# Does anyone know the best way to show this limit does not exist?

## Main Question or Discussion Point

What's the most efficient way (other than just plotting it and eyeballing it) to show that

$$\lim_{x\to 0} \frac{\ln (1-x) - \sin x}{1 - \cos^2 x}$$

does not exist?

tiny-tim
Homework Helper
l'Hôpital?

l'Hôpital?

Can't be. L'Hospital gives a sufficient condition for a limit to exist, not necessary, meaning: if the limit *after* doing L'H doesn't exist we cannot deduce the original limit doesn't exist either.

DonAntonio

Can't be. L'Hospital gives a sufficient condition for a limit to exist, not necessary, meaning: if the limit *after* doing L'H doesn't exist we cannot deduce the original limit doesn't exist either.

DonAntonio
Still, we can use L'Hopitals rule by noting it holds also for one-sided limits and for extended limits. So if we can show that the left-sides and right-sides limits of the derivatives are infinite, then so are the left-sided and rigt-sided limits of the original function.

What's the most efficient way (other than just plotting it and eyeballing it) to show that

$$\lim_{x\to 0} \frac{\ln (1-x) - \sin x}{1 - \cos^2 x}$$

does not exist?

One way is using Taylor expansions: $$\log(1-x)=-(x+\frac{x^2}{2}+\frac{x^3}{3}+...)\,\,,\,\,\sin x=x-\frac{x^3}{3!}+\frac{x^5}{5!}-...\Longrightarrow \sin^2x=x^2-\frac{x^4}{3}+...$$ so$$\frac{\log(1-x)\sin x}{\sin^2x}=\frac{-2x-\frac{x^2}{2}-\frac{x^3}{6}-...}{x^2-\frac{x^4}{3}+...}=-\frac{1}{x}\frac{2+\frac{x}{2}+\frac{x^2}{3}+...}{1-\frac{x^2}{3}+...}$$

The second factor in the last expression above has limit $\,2\,\text{when}\,x\to 0\,$ , whereas the first factor has no limit, as it approaches $\,-\infty\,\,\,or\,\,\,+\infty\,$ according as whether $\,x\to 0^+\,\,\,or\,\,\,x\to 0^-\,$ , resp.

DonAntonio

$$\frac{\ln(1-x)-\sin x}{1-\cos^2x} = \frac{\ln(1-x)-\sin x}{\sin^2x} = \frac{\ln(1-x)}{\sin^2x} - \csc x$$
$$\lim_{x\to 0^-} \frac{\ln(1-x)}{\sin^2x} = +\infty$$ $$\lim_{x\to 0^+}\frac{\ln(1-x)}{\sin^2x} = -\infty$$$$\lim_{x\to 0^-}-\csc x = +\infty$$$$\lim_{x\to 0^+}-\csc x = -\infty$$

The left and right-sided limits aren't the same, so the limit doesn't exist.

Still, we can use L'Hopitals rule by noting it holds also for one-sided limits and for extended limits. So if we can show that the left-sides and right-sides limits of the derivatives are infinite, then so are the left-sided and rigt-sided limits of the original function.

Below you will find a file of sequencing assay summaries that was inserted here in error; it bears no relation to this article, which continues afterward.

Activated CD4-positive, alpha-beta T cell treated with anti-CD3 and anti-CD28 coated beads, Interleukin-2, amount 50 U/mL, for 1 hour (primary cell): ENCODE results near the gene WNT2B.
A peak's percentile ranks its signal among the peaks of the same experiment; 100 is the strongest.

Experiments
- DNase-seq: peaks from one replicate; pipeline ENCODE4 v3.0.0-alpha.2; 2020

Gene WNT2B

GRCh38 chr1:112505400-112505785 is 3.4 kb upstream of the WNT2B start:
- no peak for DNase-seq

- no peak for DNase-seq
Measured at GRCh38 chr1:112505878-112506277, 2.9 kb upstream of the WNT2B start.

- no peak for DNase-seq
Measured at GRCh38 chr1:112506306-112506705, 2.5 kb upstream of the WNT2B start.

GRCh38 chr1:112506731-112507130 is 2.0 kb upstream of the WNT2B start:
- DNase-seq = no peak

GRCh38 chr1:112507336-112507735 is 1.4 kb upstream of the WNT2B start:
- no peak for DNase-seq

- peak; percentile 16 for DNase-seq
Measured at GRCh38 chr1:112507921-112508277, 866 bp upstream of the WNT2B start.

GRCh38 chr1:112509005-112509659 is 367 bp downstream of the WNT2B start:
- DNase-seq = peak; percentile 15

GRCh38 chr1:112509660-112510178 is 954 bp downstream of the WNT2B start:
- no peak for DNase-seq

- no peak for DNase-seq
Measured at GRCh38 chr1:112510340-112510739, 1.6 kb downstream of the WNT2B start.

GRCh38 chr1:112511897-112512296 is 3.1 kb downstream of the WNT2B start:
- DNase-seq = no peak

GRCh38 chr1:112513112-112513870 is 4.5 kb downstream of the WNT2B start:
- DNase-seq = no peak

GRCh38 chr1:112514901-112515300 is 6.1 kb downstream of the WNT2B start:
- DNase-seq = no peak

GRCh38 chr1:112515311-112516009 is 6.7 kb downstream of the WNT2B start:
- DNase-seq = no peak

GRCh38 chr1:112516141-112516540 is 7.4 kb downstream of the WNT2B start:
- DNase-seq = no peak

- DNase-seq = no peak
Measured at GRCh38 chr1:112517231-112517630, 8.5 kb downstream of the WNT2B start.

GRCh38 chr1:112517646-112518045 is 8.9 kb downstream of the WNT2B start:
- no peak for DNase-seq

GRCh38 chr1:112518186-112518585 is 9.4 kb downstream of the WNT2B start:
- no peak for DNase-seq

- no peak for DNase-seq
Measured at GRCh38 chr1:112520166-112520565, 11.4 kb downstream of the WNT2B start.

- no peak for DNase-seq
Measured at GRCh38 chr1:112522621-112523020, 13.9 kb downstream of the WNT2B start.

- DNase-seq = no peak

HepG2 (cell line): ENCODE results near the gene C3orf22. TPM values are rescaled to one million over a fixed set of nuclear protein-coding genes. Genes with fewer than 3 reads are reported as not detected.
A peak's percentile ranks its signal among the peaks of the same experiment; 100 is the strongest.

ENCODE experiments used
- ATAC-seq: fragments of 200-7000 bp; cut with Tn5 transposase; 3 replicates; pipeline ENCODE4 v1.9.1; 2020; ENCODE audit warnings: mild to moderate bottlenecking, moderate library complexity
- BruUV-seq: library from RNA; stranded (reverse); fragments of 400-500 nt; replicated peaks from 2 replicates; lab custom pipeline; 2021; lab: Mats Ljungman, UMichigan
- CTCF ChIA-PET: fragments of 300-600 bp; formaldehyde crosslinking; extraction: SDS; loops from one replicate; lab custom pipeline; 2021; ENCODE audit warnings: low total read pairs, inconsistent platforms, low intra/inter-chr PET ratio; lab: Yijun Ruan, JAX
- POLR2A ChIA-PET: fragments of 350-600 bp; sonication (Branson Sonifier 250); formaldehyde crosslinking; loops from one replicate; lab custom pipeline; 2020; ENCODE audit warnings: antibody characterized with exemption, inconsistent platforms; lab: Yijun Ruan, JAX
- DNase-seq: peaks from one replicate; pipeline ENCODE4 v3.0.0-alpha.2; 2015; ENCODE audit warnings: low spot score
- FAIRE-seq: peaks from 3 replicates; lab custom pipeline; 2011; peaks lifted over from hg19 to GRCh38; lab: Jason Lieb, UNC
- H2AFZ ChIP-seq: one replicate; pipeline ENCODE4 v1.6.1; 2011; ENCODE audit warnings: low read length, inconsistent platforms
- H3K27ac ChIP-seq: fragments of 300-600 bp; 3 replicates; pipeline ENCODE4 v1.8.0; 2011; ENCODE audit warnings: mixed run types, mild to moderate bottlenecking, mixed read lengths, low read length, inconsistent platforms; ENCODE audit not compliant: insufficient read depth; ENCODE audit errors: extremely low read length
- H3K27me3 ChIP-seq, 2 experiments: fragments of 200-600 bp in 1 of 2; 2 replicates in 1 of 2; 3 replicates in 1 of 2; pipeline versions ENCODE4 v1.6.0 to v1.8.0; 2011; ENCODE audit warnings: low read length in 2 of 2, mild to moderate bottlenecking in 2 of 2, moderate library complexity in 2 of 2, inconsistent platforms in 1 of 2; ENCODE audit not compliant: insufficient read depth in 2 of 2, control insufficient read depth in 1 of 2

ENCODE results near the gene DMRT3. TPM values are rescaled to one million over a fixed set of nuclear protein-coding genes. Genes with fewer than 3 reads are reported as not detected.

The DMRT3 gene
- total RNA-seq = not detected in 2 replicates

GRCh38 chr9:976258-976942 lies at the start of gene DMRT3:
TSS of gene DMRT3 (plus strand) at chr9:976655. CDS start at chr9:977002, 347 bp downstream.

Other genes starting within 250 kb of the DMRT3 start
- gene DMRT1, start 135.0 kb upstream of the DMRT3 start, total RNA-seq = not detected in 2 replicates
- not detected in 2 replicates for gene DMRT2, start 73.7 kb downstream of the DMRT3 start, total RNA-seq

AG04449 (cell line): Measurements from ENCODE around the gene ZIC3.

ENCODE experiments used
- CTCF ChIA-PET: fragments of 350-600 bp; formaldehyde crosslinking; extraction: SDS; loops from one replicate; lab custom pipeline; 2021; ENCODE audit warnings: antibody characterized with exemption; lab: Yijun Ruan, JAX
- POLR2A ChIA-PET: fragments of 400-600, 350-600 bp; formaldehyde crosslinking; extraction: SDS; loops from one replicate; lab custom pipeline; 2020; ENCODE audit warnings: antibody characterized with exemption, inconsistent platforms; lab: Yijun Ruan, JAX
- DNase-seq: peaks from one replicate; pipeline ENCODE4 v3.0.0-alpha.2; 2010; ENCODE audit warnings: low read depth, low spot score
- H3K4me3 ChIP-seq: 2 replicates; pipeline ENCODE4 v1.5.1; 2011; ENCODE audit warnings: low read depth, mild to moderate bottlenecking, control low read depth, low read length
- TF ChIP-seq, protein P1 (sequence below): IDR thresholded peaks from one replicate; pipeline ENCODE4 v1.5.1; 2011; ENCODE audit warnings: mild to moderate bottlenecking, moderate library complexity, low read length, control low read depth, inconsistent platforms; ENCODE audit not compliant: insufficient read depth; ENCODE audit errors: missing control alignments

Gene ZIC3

Does this mean that L'Hopital's rule is still good even if we rewrite the statement of the theorem in terms of left-hand (or right-hand) limits? (We obviously then just obtain a result about the left-hand or right-hand limit of the function.)

$$\frac{\ln(1-x)-\sin x}{1-\cos^2x} = \frac{\ln(1-x)-\sin x}{\sin^2x} = \frac{\ln(1-x)}{\sin^2x} - \csc x$$
$$\lim_{x\to 0^-} \frac{\ln(1-x)}{\sin^2x} = +\infty$$ $$\lim_{x\to 0^+}\frac{\ln(1-x)}{\sin^2x} = -\infty$$$$\lim_{x\to 0^-}-\csc x = +\infty$$$$\lim_{x\to 0^+}-\csc x = -\infty$$

The left and right-sided limits aren't the same, so the limit doesn't exist.
You seem to be assuming that we can determine

$$\lim_{x\to a} \Big( f(x) + g(x) \Big)$$

by considering

$$\lim_{x\to a} f(x) + \lim_{x\to a} g(x),$$

even if the limits of $f$ and $g$ are $\pm \infty$. Is this really the case?

tiny-tim
Homework Helper
Does this mean that L'Hopital's rule is still good even if we rewrite the statement of the theorem in terms of left-hand (or right-hand) limits?
yes … if we can use l'hôpital to prove that the left and right limits are ∞ and -∞, then we have proved that "the" limit does not exist

Does this mean that L'Hopital's rule is still good even if we rewrite the statement of the theorem in terms of left-hand (or right-hand) limits? (We obviously then just obtain a result about the left-hand or right-hand limit of the function.)
A function has a limit at x0 iff its right and left limits at x0 exist and are equal.

lurflurf
Homework Helper
$$\lim_{x\to 0} x \frac{\ln (1-x) - \sin x}{1 - \cos^2 x}=-2$$

D H
Staff Emeritus
$$\lim_{x\to 0} x \frac{\ln (1-x) - \sin x}{1 - \cos^2 x}=-2$$
Nope. That's $\lim_{x\to 0} x \frac{\ln (1-x) - \sin x}{\sin x}$. It looks like you lost a power of 2 in the denominator.

You seem to be assuming that we can determine

$$\lim_{x\to a} \Big( f(x) + g(x) \Big)$$

by considering

$$\lim_{x\to a} f(x) + \lim_{x\to a} g(x),$$

even if the limits of $f$ and $g$ are $\pm \infty$. Is this really the case?
It depends on whether the infinite limits have the same sign. If, say, $\lim_{x\to a} f(x) = \infty$ while $\lim_{x\to a} g(x) = -\infty$, then we have to use other methods to investigate the limit. But, informally speaking, if $\lim_{x\to a} f(x) = \lim_{x\to a} g(x) = \infty$ (note: same sign), then close to a, f(x) is very large and g(x) is nonnegative, which means that f(x)+g(x)≥f(x)+0, which is still very large.